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and Stansfeld, 1997). Something else had to be going on. We hypothesized that the social gradient in disease occurrence could be attributed to psychosocial factors. In order to test this hypothesis, we set up the Whitehall II study: a longitudinal study of 10,308 men and women working in the British Civil Service ages 35-55 at baseline in 1985. Participants were recruited from the entire range of occupational grades, from senior civil servants responsible for large government programs to clerical workers, porters, and messengers.

In the biomedical world, the idea of social causation sounds mystical. How, a biomedical scientist wants to know, can someone’s socioeconomic position get “under the skin” to cause disease (Adler and Ostrove, 1999)? Or, as a senior medical colleague put it to us, you will never convince medical scientists that people’s social circumstances, and particularly psychosocial factors, influence health unless you have a biological pathway. An important part of the research agenda for Whitehall II is therefore to show how social and psychosocial factors influence biological pathways to cause social inequalities in disease.

Epidemiological studies are one, but not the only, research strategy to target this goal. Development and testing of hypotheses linking psychosocial factors to biological pathways come also from psychobiological studies (see below) in which smaller numbers of individuals are studied intensively, either in the laboratory or under naturalistic conditions, to link changes in emotion and behavior with changes in relevant biological markers. This is closely integrated with our overall scientific aim of understanding inequalities in health by studying civil servants from different levels of the hierarchy. There is thereby a conceptual link from Whitehall II to the psychobiology studies.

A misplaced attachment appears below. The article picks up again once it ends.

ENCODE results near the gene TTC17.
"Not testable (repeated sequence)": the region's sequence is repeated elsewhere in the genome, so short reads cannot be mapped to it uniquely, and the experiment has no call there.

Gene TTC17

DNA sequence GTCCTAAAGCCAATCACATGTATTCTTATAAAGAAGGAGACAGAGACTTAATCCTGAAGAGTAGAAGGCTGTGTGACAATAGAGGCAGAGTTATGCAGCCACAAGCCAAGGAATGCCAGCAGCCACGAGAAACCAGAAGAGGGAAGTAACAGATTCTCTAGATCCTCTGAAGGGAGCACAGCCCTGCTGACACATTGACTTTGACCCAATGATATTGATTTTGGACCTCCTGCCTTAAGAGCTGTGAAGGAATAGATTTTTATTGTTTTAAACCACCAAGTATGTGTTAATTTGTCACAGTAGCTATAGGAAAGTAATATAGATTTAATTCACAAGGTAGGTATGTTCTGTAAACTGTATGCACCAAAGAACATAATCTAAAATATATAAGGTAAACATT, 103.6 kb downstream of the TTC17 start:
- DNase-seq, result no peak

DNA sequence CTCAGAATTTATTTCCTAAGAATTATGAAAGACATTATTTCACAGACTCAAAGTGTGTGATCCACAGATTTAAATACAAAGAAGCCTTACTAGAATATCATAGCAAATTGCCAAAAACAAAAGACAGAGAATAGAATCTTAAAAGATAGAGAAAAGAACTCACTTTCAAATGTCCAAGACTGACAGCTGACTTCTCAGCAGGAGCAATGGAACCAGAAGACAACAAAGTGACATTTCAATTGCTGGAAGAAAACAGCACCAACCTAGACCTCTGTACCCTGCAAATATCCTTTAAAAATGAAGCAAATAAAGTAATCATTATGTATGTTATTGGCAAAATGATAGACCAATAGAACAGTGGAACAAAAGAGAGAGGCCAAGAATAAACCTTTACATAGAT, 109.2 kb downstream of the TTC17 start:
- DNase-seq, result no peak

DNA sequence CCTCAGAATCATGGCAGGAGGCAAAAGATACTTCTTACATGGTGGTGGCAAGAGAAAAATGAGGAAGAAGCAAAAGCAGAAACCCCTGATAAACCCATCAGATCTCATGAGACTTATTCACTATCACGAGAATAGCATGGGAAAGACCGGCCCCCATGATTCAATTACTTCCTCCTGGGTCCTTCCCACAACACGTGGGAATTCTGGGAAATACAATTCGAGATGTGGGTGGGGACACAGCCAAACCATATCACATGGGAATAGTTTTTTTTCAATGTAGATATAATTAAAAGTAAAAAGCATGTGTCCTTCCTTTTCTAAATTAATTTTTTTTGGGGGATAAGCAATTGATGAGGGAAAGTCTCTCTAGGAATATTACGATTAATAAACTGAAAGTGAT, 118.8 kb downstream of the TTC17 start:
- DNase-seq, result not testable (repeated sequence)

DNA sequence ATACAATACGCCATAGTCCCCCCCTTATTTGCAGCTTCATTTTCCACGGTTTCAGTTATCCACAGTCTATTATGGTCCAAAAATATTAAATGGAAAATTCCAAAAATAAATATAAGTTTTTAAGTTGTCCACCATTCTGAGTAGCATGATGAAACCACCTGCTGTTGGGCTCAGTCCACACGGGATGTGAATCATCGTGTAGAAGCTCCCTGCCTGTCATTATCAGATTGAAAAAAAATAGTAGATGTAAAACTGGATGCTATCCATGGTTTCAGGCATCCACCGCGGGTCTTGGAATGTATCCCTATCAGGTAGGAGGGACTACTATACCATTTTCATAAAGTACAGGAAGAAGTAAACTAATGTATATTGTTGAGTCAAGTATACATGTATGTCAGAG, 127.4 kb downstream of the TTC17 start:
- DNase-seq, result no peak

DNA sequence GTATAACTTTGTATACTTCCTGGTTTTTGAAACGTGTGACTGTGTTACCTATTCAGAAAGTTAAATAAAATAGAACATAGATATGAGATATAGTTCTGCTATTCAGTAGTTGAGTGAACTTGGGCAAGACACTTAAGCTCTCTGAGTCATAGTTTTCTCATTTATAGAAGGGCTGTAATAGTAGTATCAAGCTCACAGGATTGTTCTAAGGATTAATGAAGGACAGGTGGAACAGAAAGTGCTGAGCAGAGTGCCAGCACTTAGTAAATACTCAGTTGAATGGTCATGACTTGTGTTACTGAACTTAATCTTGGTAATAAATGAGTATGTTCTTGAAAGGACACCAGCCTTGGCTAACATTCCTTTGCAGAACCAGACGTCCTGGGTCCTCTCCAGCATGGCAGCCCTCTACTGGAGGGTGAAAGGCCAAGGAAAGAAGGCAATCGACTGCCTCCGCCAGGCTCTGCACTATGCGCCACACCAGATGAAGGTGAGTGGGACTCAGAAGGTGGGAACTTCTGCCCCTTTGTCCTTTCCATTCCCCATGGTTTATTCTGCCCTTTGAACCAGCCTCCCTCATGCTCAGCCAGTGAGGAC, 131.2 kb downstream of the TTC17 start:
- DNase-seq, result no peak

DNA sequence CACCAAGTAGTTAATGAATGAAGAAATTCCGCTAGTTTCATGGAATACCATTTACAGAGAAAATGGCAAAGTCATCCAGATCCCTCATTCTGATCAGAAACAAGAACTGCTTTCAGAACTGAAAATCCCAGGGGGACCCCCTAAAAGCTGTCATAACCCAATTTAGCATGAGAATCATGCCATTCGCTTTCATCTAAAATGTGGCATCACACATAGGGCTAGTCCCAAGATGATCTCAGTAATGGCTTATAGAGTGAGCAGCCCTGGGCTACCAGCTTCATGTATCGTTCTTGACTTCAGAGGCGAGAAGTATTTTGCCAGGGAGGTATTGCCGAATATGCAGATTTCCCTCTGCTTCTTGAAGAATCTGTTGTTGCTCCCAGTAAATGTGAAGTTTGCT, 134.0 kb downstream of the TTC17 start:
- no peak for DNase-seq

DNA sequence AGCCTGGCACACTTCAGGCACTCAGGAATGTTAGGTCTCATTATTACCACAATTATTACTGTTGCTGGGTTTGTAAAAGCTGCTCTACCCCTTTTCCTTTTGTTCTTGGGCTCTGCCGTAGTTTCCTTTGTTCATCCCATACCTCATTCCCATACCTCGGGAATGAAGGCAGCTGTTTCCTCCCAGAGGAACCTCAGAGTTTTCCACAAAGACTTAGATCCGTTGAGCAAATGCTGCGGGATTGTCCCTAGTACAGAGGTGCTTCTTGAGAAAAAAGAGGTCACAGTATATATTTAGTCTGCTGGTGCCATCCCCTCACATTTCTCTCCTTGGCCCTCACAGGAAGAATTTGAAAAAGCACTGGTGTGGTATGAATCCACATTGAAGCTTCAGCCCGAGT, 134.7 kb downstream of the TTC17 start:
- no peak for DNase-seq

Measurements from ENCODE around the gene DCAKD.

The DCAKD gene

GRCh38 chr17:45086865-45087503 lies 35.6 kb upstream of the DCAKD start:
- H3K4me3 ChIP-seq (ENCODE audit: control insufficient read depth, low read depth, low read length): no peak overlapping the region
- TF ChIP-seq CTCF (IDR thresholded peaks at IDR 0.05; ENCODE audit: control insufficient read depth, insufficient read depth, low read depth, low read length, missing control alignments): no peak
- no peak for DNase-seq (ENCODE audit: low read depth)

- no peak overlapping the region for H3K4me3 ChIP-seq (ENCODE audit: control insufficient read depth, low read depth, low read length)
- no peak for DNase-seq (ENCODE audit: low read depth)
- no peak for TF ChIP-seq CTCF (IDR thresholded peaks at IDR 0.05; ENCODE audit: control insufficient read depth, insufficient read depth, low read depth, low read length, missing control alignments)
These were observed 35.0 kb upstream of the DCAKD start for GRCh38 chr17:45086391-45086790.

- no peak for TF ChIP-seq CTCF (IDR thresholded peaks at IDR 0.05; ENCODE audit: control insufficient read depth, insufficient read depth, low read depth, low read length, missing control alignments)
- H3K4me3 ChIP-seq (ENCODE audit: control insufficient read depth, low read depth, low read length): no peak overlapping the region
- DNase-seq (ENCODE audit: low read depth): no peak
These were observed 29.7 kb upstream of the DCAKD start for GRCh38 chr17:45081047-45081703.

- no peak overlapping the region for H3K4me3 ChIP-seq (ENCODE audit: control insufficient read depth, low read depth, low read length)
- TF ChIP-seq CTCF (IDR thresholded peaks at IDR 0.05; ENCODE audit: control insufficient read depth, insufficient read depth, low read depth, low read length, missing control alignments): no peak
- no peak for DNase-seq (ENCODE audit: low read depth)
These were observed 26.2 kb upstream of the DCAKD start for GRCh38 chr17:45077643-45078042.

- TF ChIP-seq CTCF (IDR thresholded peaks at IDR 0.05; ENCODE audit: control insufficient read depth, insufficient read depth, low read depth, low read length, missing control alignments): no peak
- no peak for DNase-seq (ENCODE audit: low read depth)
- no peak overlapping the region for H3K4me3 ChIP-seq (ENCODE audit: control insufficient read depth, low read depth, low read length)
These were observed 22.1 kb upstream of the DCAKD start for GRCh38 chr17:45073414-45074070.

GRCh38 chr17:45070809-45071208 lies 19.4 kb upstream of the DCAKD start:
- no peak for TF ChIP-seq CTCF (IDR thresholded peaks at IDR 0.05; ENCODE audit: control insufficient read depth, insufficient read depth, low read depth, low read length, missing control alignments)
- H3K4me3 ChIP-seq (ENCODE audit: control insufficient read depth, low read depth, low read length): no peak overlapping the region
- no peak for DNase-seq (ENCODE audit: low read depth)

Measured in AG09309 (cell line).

We also have a keen scientific interest in linking health, well-being, social participation, and economic and social circumstances in older people. To this end we set up ELSA, the English Longitudinal Study of Ageing (British spelling), very much influenced by, and modeled on, the Health and Retirement Study (HRS) in the United States (Marmot, Banks, Blundell, Lessof, and Nazroo, 2003). The sampling frame for ELSA was nationally representative surveys of the English population: the Health Surveys for England 1998, 1999, and 2001. The sample in ELSA comprises 11,392 men and women ages 50-72, with an additional 636 partners under 50, and 72 new partners were interviewed, leading to a total sample size of 12,100. The plan is to interview them at home every two years, and every second interview (i.e., every four years) will include a nurse visit in addition to the face-to-face interview. The nurse visit will allow physical function to be measured by a trained observer and blood samples to be drawn for biochemical analysis. One major difference from HRS is that the Health Survey data set contains biomarkers relevant to monitoring



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